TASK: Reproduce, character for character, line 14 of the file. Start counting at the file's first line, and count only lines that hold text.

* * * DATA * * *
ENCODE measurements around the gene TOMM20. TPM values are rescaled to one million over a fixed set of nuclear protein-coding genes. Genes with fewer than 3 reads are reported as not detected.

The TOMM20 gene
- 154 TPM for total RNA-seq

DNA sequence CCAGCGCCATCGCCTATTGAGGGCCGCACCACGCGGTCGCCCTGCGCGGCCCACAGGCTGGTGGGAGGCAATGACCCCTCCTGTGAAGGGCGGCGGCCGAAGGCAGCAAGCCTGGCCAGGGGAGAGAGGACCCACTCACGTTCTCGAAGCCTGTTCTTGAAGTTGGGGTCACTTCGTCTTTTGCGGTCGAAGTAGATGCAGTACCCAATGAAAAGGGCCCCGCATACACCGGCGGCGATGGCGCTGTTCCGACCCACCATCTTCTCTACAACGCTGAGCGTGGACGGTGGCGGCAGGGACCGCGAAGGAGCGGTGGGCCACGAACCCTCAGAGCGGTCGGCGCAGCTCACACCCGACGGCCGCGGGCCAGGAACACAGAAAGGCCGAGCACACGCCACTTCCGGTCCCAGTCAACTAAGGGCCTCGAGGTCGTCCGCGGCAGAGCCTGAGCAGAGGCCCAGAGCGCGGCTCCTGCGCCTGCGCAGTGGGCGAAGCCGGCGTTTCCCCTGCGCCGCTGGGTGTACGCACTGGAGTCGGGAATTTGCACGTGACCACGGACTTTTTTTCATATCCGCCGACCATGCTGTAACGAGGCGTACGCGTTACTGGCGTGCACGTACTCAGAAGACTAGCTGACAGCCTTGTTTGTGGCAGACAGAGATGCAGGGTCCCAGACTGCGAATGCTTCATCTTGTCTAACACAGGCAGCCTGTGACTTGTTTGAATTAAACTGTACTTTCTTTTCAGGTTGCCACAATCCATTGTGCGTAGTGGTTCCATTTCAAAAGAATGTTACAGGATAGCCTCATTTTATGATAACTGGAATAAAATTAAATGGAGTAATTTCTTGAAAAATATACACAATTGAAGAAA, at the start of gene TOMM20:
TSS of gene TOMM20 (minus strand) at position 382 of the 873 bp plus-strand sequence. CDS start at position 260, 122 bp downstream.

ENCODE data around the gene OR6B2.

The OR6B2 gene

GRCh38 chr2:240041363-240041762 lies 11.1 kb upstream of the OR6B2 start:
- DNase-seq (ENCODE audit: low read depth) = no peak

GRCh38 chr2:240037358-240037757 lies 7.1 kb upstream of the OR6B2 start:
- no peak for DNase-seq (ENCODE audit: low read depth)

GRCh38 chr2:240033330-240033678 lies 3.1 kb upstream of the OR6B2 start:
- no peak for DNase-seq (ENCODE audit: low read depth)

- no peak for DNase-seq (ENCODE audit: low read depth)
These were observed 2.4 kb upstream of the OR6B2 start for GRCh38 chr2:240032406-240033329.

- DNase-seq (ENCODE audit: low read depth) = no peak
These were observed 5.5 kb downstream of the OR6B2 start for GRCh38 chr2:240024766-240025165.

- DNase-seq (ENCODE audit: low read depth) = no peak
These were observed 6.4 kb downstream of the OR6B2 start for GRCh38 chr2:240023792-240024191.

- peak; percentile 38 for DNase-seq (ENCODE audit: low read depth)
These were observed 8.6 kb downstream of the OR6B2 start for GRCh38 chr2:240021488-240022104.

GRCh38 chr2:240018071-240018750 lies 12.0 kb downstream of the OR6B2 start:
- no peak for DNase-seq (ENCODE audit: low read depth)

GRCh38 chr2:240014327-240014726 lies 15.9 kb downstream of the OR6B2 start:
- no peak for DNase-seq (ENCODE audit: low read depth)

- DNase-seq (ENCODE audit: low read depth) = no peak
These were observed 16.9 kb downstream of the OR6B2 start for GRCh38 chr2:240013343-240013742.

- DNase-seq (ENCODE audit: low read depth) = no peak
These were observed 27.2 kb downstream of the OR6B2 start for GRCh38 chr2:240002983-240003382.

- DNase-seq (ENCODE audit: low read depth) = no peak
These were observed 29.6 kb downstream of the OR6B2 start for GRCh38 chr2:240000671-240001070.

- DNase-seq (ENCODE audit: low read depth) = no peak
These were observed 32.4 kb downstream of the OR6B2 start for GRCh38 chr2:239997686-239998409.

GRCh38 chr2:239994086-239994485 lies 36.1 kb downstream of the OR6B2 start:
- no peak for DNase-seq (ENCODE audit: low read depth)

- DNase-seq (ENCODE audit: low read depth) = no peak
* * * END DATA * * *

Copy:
- no peak for DNase-seq (ENCODE audit: low read depth)